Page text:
The next day we had kayaking in the morning and sailing in the afternoon at Fort Adams State Park. I had become familiar with both these activities because of my involvement with Outward Bound for veterans, Soldier Ride-Wounded Warrior Project and the Home Base Program in Boston, Massachusetts. Thanks to our Outward Bound kayaking trip in the San Juan Islands in Washington State, I was already familiarized with sea kayaking. I felt comfortable trying this again. The first time I went sailing with WWP, I experienced a lot of anxiety. I had never been sailing so I had a hard time with how much the sailboat leaned to one side or the other. To help me overcome my “out of control” feeling, our guide had me take the reigns to regain the control. It worked and my anxiety began to alleviate. The second time I sailed with Home Base Program, I felt more comfortable with the activity and the third time sailing with Sail to Prevail at this event was actually relaxing. The Narraganset Bay was beautiful and I look forward to visiting Newport, Rhode Island in the future.
Our last day was a choice between deep sea fishing or going to the beach. We chose the beach trip at Bristol Town Beach. We were exhausted after two days of sports but in a good way. We felt accomplished and satisfied with this sport clinic. We really appreciated how organized everything was. We have learned that we need direction while participating in these events. We get easily overwhelmed and the support and guidance through a new experience is key. We embraced this clinic and were thankful for the VA and Adaptive Sports staff who helped us along. Bristol Town Beach was part of a larger preservation area donated by the Samuel Colt family in 1968. We decided to go for a walk first in Colt State Park to check it out. It was beautiful. After taking a two mile walk, we went back to the beach and went swimming in the Narraganset Bay. Then we laid out in the sun while the VA staff and others grilled some burgers and hotdogs for us. After lunch we headed back to the hotel so we had time to get ready for dinner and an awards ceremony at 12 Acres.
By the time we got to dinner I was exhausted and starting to feel overwhelmed. I was sitting at our table with friends enjoying myself but the loud noise and chatter around the room was making me feel like I wanted to run. I felt like a caged animal and had to pull myself together. I had all I could do to eat my dinner I was so flipped out. But fake it until you make it, right? Then after dinner the VA Boston Healthcare staff recognized the Adaptive Sports organizations and others who helped make this event possible for us veterans and gave out awards to veterans. There were four award categories: water skiing, cycling, kayaking, and sailing. To my complete surprise (while I was flipping out inside) my name was called for the water skiing award category. I was stunned and overcome emotionally. I was recognized for the willingness to try a new sport I was afraid of prior to this sport clinic and for having a positive attitude.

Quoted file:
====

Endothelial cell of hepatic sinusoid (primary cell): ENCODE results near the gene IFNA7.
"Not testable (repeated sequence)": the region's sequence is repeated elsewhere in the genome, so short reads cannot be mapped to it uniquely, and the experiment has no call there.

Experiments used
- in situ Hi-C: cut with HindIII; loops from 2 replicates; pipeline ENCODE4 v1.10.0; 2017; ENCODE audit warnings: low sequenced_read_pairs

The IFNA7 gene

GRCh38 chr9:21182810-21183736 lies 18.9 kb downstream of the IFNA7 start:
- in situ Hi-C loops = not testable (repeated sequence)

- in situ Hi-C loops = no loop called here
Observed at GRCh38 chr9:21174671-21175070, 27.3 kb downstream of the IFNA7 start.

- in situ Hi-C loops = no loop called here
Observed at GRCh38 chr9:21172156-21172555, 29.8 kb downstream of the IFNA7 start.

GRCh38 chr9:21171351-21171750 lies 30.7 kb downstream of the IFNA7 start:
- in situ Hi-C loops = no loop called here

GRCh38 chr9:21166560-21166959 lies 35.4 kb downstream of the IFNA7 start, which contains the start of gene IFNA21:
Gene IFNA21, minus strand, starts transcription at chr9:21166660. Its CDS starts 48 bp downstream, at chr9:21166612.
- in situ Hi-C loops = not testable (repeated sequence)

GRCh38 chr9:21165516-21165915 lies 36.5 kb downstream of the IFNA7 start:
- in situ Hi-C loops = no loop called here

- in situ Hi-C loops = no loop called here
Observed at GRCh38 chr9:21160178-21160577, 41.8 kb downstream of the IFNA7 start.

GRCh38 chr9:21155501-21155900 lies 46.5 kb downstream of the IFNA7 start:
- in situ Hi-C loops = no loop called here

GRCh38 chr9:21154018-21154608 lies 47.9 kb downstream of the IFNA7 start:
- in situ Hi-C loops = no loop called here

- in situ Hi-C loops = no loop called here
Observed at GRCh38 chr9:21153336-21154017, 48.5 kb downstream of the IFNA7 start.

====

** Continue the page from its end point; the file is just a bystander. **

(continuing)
This public recognition was validating because despite having compounded Post Traumatic Stress, I always try to improve and have a positive attitude. I was the same way while serving in the military. The award was a form of validation that I never got from military leadership. How I managed to last close to fifteen years in the military is beyond me given the rough start I had. It followed me throughout my entire career. But that too is behind me. I got the opportunity to tell my story in its entirety to show that although the deck was stacked against me, I still persevered and made it to Team Chief and E-6. And in the end, I lost my career because of someone else’s actions but I fought for my medical retirement and helped others because I took a stand. This award erased all the resentment I had for military leadership who never recognized my talents, leadership, and hard work, and instead gave me a hard time for the slightest perceived missteps. My experiences have taught me how to treat people and how not to treat people. I believe in the whole person concept, building on people’s strengths, and educating them to make them better. This event showed me that I can have a great team AND great leadership who also recognize me for my strengths.